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Rescued constrictor snake puts itself to bed after feeding time


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Added by Hey Dude! in Animals Rumble Viral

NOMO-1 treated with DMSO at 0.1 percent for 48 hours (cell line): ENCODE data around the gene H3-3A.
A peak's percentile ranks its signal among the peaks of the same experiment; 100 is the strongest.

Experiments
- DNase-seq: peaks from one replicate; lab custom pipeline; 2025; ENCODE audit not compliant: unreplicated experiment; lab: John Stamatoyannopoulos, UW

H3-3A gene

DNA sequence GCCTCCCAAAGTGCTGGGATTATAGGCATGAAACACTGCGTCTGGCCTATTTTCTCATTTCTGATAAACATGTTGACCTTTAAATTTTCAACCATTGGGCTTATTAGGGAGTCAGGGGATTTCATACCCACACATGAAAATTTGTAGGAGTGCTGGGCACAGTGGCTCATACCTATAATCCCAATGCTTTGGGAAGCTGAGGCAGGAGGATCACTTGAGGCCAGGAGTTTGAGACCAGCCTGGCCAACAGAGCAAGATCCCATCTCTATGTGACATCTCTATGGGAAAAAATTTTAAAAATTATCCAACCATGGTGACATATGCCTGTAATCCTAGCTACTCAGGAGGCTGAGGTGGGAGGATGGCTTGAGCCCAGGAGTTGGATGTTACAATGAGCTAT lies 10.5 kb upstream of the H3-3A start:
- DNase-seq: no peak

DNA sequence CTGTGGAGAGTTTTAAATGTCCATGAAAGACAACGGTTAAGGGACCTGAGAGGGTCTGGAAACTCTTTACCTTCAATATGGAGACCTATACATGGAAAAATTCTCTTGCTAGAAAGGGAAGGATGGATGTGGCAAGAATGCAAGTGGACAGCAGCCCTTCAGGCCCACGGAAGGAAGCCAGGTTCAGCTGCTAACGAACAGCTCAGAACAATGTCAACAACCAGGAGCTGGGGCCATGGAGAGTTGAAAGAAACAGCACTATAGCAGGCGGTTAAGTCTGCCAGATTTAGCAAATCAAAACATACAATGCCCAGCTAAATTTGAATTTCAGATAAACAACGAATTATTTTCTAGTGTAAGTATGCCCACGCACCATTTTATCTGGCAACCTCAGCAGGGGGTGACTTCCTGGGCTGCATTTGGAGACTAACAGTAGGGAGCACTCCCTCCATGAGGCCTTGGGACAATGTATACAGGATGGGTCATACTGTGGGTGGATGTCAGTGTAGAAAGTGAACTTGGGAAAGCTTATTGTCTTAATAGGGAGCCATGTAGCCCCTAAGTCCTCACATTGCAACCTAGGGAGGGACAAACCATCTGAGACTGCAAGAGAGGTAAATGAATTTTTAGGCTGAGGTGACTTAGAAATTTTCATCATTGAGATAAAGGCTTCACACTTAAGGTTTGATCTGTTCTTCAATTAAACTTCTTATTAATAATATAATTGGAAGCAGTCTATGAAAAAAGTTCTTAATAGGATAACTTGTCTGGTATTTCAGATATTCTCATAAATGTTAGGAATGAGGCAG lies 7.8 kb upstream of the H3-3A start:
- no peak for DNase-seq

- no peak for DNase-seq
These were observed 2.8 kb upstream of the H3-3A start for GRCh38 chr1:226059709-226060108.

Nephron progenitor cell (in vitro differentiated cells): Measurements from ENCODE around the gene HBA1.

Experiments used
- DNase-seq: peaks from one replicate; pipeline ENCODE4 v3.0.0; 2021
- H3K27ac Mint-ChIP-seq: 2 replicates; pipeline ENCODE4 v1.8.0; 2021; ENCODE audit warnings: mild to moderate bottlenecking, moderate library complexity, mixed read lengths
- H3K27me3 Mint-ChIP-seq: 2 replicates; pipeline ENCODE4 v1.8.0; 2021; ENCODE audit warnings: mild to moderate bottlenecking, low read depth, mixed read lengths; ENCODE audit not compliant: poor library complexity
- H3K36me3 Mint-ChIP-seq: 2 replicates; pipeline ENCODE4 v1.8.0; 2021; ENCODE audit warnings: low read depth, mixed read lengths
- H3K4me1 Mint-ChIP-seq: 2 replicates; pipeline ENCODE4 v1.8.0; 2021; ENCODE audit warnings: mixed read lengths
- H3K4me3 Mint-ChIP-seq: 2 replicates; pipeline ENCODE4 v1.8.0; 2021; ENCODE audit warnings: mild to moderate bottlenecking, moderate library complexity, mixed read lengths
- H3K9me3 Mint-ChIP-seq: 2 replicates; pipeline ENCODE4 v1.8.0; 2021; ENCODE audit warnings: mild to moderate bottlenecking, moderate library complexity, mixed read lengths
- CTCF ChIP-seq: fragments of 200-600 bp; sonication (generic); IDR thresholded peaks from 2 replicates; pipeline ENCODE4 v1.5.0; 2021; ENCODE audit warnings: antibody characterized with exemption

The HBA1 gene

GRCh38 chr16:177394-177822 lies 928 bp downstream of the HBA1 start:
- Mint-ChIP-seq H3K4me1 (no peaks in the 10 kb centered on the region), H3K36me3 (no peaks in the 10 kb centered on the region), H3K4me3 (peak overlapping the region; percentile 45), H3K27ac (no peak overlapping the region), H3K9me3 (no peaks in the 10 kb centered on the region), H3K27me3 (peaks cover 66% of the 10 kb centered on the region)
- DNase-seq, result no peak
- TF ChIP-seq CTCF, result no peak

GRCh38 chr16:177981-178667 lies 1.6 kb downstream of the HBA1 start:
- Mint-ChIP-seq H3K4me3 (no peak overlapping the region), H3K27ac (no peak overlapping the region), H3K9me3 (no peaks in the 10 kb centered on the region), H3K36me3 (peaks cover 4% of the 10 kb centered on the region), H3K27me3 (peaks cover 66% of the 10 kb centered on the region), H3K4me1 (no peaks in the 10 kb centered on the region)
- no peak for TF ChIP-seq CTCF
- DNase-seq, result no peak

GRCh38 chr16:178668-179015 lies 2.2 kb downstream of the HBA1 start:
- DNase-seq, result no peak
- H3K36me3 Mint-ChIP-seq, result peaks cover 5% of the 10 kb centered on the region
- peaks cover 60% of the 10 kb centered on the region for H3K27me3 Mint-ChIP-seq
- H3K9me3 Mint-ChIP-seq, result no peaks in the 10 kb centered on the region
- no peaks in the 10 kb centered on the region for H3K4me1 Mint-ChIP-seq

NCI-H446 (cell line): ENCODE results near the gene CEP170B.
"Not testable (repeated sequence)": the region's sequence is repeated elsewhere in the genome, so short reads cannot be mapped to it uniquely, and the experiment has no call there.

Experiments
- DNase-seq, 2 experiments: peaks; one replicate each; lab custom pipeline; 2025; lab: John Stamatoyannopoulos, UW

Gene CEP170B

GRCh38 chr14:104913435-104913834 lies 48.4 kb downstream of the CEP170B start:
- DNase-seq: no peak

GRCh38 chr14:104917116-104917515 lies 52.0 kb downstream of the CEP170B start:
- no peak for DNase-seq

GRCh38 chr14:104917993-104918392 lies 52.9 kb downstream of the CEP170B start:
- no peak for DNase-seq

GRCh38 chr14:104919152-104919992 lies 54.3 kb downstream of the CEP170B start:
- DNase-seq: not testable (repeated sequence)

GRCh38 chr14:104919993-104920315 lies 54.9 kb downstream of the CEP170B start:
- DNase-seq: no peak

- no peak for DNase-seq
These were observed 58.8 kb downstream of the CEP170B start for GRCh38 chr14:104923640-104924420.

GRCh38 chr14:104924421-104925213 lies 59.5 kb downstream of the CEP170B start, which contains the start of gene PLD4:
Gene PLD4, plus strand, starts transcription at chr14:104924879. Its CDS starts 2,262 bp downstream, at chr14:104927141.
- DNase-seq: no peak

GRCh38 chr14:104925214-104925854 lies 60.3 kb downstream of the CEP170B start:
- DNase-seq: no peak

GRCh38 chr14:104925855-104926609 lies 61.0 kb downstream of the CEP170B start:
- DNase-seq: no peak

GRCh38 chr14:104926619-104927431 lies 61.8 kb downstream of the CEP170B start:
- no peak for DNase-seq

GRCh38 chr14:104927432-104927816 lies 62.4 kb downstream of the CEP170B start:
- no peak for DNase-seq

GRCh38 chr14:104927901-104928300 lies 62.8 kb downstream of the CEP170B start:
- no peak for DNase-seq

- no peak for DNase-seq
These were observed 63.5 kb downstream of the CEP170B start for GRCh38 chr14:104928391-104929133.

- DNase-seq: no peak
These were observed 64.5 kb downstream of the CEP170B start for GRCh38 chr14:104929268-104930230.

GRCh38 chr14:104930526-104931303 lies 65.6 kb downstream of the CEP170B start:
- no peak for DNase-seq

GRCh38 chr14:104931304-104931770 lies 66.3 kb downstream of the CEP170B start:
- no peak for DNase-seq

Eastern Fox Snakes are a large species that are native to states in the Great Lakes area, as well as parts of Ontario, Canada. They are often confused with other large species, including the Massasauga Rattlesnake, a venomous and widely feared snake. Although Massasaugas are no serious threat to humans, ignorance and misinformation contributes to many deaths each year by fearful humans. The Eastern Fox Snake, with it's similar markings and intentional imitation of the more threatening Massasauga, is also killed by the ill-informed. Eastern Fox Snakes are a beneficial species and without them, the rodent population, especially rats would increase dramatically. This snake is a constrictor, using its body to coil around its prey. It will squeeze and suffocate large rodents and then swallow them whole. Growing to a length of 1.7m or 5 feet, they are more than capable of taking down a full grown rat or similar sized rodent. This snake was illegally kept as a pet by an unqualified owner who did not have the required permit or adequate knowledge to properly care for the animal. It was seized and turned over to the licensed rehab facility where it lives now. It cannot be released into the wild after being raised in captivity. The snake simply would not be able to integrate successfully into a wild population and it might not know how to hunt effectively in the wild. It would also be irresponsible to release a snake without knowing its genetics and which specific population it had descended from. Introducing new genetics to a wild population would have unpredictable and possibly catastrophic effects. This Fox Snake is actually very intelligent and it has already learned that the blue tub which is kept in its larger habitat offers it a confined and comfortable den. Similar to a shelter that it would seek out on the wild, this tub is its bed. After being fed and handled, the snake is quite content. As this young biologist prepares to put him back in his enclosure, the snake recognizes the den and makes a beeline for the opening. It takes several seconds for him to completely disappear as he smoothly slithers in and coils up for the night. This is similar to a dog or cat putting himself to bed after meal time. Even his handler was impressed with the snake's ability to recognize its home and to find the entrance.

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